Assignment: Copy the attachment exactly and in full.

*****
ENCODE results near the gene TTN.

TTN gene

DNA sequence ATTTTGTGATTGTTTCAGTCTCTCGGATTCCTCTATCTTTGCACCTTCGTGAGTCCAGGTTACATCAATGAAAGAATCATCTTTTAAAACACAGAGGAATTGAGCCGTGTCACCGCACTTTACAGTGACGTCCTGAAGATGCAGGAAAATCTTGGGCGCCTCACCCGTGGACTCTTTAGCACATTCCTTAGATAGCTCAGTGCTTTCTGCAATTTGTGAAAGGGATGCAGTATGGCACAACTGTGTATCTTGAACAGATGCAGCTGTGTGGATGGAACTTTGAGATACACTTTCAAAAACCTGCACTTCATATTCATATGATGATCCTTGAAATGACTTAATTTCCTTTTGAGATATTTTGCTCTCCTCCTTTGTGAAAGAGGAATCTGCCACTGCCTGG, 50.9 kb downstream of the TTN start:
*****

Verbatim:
ENCODE results near the gene TTN.

TTN gene

DNA sequence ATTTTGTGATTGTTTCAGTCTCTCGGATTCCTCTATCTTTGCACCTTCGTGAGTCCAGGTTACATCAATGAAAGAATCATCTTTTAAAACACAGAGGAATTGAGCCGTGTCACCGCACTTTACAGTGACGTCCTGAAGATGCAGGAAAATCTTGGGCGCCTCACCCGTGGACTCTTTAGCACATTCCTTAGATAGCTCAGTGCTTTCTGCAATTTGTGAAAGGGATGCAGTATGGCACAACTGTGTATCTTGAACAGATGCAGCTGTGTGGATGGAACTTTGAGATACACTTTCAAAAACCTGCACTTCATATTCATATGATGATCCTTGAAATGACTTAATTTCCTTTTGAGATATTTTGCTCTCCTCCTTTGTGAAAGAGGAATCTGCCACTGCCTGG, 50.9 kb downstream of the TTN start: